The safety of children in district buildings and classrooms is a key component of the bond proposal. Secure vestibules, office renovations and campus traffic pattern and circulation upgrades were among the measures taken to ensure safety.

“Obviously with what’s going on in Texas and other places around the country, the new K-3 building has to have a very safe and secure portal to get in and out of the building,” Knoll said. “And that’s true of all our buildings. Our middle school, high school and our intermediate buildings will all have upgrades for safety and security, but safety and security isn’t just going in and out of the building. It also has to do with traffic control. It has to do with communication in the classrooms, secure doors and locks and how you get in and out of the building. All of those things are addressed with this.”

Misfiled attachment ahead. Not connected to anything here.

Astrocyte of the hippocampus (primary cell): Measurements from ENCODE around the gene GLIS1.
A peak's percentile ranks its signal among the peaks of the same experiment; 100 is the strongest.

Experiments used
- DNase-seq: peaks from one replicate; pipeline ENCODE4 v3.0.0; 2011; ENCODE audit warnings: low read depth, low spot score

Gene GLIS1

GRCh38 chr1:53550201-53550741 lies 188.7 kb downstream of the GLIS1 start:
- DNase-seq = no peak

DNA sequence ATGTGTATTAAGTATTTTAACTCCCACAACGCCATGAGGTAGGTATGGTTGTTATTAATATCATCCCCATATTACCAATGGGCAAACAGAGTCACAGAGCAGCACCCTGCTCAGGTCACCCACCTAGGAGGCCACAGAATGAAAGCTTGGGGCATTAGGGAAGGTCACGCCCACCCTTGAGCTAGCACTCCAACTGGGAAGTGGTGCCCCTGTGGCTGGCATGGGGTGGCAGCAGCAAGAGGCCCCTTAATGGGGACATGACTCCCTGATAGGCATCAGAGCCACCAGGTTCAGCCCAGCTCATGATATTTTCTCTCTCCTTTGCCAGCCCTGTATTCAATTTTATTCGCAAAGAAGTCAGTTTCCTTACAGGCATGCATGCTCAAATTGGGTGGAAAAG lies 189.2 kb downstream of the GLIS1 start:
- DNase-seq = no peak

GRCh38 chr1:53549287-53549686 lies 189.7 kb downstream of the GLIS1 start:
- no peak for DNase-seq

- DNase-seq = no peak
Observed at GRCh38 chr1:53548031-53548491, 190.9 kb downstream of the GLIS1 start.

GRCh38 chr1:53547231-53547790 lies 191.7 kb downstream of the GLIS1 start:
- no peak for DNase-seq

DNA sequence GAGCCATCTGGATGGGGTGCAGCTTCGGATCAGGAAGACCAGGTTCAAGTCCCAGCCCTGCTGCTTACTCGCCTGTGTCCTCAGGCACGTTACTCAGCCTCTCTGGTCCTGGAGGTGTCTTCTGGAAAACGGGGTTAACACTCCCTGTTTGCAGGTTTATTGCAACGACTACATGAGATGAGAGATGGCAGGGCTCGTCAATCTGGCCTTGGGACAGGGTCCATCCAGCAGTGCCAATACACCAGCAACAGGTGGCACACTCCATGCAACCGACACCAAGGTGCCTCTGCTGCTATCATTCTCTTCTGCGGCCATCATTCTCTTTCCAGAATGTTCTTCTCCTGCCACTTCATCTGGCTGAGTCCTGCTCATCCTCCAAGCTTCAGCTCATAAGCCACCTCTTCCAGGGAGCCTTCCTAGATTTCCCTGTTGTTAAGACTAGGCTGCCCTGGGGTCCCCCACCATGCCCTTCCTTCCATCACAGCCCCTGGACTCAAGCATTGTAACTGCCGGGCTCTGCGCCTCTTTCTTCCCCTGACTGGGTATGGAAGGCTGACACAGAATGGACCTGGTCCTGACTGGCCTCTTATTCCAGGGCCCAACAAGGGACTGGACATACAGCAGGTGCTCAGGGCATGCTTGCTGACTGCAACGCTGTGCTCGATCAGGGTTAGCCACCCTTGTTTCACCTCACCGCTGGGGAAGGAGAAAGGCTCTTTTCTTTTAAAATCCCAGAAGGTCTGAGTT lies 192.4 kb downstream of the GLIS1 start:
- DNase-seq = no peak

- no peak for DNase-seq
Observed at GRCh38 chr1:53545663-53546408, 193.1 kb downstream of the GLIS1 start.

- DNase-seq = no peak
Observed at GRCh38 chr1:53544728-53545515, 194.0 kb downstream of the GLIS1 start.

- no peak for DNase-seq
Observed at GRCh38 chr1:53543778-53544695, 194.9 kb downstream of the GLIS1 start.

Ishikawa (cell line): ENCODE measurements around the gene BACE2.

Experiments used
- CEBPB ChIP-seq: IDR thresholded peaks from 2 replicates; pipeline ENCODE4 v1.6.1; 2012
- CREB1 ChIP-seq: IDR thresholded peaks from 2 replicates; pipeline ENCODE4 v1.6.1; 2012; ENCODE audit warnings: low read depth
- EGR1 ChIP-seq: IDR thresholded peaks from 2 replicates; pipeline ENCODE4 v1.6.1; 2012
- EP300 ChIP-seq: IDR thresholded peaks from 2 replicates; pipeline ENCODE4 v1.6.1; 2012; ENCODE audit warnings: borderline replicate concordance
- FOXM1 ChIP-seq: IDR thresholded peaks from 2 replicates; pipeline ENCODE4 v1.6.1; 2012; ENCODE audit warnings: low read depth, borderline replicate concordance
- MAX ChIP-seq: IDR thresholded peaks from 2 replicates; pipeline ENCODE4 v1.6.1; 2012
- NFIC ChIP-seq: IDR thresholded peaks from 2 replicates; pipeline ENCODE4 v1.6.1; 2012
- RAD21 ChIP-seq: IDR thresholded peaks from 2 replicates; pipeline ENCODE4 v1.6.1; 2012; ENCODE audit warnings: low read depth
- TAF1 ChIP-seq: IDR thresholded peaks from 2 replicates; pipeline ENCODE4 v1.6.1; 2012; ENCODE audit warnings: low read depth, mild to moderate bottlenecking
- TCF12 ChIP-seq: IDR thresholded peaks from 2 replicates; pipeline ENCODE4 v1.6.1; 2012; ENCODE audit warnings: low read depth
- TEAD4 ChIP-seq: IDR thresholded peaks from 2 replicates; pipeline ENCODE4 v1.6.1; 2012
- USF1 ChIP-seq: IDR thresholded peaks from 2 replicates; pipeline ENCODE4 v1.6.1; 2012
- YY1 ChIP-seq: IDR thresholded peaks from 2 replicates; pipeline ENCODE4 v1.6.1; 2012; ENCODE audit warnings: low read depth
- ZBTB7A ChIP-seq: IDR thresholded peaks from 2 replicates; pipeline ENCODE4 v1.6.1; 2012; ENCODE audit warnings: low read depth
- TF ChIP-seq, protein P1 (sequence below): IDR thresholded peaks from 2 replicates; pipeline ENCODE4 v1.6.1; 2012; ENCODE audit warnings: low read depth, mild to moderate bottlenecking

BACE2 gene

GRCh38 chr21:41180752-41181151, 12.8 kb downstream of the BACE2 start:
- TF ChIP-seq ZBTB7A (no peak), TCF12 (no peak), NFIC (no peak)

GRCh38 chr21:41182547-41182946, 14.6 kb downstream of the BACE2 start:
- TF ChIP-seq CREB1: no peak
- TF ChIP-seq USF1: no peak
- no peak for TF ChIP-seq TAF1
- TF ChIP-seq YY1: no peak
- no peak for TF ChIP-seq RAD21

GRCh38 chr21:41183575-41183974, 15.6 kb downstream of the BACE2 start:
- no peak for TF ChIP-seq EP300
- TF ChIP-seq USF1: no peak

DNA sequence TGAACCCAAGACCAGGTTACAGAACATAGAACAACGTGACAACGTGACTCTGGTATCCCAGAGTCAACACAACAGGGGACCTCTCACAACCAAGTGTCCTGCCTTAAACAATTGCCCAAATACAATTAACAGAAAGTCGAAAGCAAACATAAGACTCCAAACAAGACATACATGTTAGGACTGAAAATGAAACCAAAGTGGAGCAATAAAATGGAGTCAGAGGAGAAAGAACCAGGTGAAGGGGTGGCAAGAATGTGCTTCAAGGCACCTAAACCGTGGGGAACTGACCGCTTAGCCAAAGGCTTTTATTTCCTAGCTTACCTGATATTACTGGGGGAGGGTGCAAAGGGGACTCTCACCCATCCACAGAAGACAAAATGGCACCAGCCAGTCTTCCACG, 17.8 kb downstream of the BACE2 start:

Holdread and McGuire believe the new bond will improve safety and security.

“We have nice security setups now, but there’s always room for improvement and that’s what’s going to happen with this bond,” Holdread said. “We’ll make it more secure than it is today.”

“We’ve done some things along the way, including safety film to our windows and things so that we can buy time if there’s ever an intruder situation,” McGuire said. “There’s always more that we can do security-wise, and our buildings are old. We didn’t use to think about security when those buildings were made the way we do now. So, there’s upgrades that need to be made at all levels.”

Prochko looks forward to the increase in safety measures for her children.